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Conserving the Memory of Crispus Attucks


Written by Jill Conley, Registrar & Collections Manager, and Nicole McAllister, Special Collections Librarian

On March 6, 1770, the day after the Boston Massacre, the coroner filed an autopsy report for Crispus Attucks, a formerly enslaved man of African and Native descent who was the first to die at the “Incident on King Street.” In the autopsy report, Attucks is identified as “Michael Johnson,” a name which he might have been using to protect himself from being re-enslaved. Within days of the report’s release, newspapers in both Boston and Philadelphia identified the man known as Michael Johnson as Crispus Attucks.

It is pretty incredible that this particular document survived and found its way into the collection of Revolutionary Spaces (by way of the former Bostonian Society). In general, it’s rare to have any forensic evidence from the 18th century, but this particular document was used in the trial of the Boston Massacre – one of the most pivotal events leading up to the American Revolution. This document gives us an opportunity to have a tangible connection to Crispus Attucks, and it speaks directly to the question of how we remember the oftentimes invisible, yet important role so many people played in the events of our nation’s founding.

Coronor’s Report on Crispus Attucks March 1770 1891.0056.005

The autopsy document – a copy of which is on display in our Reflecting Attucks exhibit – is titled “Verdict of the Coroner’s Jury Upon Body of Michael Johnson [Crispus Attucks],” and includes a description of how he died, and the signatures of 14 men. It was purchased by the Bostonian Society in 1891 and even then was only considered to be in “fair” condition. Still, other museums have borrowed this historically important document over the years to support their own temporary exhibitions. For example, the National Portrait Gallery in Washington, D.C. included the autopsy report in “The Afro-American in the Age of the Revolution, 1770-1800,” which was on view from February to September 1973.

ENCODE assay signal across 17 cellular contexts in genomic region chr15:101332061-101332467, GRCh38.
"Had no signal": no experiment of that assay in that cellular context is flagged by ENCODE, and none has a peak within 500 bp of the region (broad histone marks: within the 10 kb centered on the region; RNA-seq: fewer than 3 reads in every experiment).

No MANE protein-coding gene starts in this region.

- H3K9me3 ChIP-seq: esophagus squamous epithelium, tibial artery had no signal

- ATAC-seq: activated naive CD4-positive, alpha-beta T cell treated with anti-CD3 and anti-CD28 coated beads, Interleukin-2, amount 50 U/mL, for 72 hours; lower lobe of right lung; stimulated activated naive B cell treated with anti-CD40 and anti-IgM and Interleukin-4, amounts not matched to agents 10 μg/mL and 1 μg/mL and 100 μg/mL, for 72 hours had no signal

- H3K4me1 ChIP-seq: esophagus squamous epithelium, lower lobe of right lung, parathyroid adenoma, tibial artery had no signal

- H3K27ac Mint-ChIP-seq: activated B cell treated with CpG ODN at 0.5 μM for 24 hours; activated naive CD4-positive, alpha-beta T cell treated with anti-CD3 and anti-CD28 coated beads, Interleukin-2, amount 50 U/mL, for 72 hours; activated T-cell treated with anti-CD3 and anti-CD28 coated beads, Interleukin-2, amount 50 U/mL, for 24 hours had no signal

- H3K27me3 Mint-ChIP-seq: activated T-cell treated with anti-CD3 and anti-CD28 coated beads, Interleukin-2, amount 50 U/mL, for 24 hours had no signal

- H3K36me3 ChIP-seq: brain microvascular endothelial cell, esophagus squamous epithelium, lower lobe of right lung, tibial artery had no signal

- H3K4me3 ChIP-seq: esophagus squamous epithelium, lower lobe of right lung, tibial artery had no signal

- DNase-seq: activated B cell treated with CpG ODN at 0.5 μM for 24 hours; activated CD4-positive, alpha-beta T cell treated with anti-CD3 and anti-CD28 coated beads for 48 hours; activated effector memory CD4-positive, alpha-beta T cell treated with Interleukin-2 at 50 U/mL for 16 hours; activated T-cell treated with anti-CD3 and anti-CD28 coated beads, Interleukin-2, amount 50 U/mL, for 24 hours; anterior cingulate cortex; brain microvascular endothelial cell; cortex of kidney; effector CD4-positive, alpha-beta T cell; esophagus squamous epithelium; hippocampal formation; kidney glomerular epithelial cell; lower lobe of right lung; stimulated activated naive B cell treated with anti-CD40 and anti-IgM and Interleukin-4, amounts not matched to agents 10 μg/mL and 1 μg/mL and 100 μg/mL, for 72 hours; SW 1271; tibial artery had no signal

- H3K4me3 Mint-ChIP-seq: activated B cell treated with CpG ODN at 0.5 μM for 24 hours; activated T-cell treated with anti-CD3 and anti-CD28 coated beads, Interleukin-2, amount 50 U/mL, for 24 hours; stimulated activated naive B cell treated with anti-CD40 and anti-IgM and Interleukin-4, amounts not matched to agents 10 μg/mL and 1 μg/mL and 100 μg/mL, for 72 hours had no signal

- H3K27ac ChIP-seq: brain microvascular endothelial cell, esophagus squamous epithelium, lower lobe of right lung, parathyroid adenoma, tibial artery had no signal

In 1992, the document was sent to the Northeast Document Conservation Center (NEDCC) in Andover, Massachusetts, for conservation treatment. Previous handling and other treatments had caused damage, so NEDCC was tasked with stabilizing and cleaning the document.  The back had previously been layered with Japanese paper that was causing it to curl dramatically. The front was soiled with grime and soot. The document had been folded many times and probably had many breaks and tears which were being held together by the Japanese paper backing.

The NEDCC’s treatment began by removing surface soil using special dry cleaning techniques – the document was immersed in a water bath and then an alkaline bath to clean it, reduce the acidity of the paper, and relax the imperfections. To further smooth out the document, it was flattened between blotters (soft pieces of paper designed to pull excess moisture from the document) under pressure. The document was then backed with lightweight Japanese paper to reinforce the sheet and to mend tears, while still allowing the text on the back to be legible through the backing. Finally, the document was mounted on an acid-free mat using Japanese paper hinges and wheat starch paste.

Learn more about this cleaning process via the New York Public Library.

While conservation work is unable to completely prevent the eventual long-term decay of the Coroner’s Report, the work done in 1992 will certainly slow it down. Our collections staff are also all well-versed in proper care of historic documents, ensuring that this important document is around for decades to come.

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